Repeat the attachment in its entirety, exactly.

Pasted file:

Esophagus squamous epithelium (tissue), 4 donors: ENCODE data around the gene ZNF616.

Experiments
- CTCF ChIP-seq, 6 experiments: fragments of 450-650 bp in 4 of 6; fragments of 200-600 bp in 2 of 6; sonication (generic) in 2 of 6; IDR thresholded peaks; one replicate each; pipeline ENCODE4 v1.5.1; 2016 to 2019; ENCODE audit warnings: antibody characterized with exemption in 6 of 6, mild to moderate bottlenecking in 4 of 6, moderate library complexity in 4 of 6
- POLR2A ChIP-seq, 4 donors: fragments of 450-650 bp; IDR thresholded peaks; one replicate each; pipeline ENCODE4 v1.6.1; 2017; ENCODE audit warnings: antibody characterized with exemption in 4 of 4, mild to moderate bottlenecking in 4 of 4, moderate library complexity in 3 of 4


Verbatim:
Esophagus squamous epithelium (tissue), 4 donors: ENCODE data around the gene ZNF616.

Experiments
- CTCF ChIP-seq, 6 experiments: fragments of 450-650 bp in 4 of 6; fragments of 200-600 bp in 2 of 6; sonication (generic) in 2 of 6; IDR thresholded peaks; one replicate each; pipeline ENCODE4 v1.5.1; 2016 to 2019; ENCODE audit warnings: antibody characterized with exemption in 6 of 6, mild to moderate bottlenecking in 4 of 6, moderate library complexity in 4 of 6
- POLR2A ChIP-seq, 4 donors: fragments of 450-650 bp; IDR thresholded peaks; one replicate each; pipeline ENCODE4 v1.6.1; 2017; ENCODE audit warnings: antibody characterized with exemption in 4 of 4, mild to moderate bottlenecking in 4 of 4, moderate library complexity in 3 of 4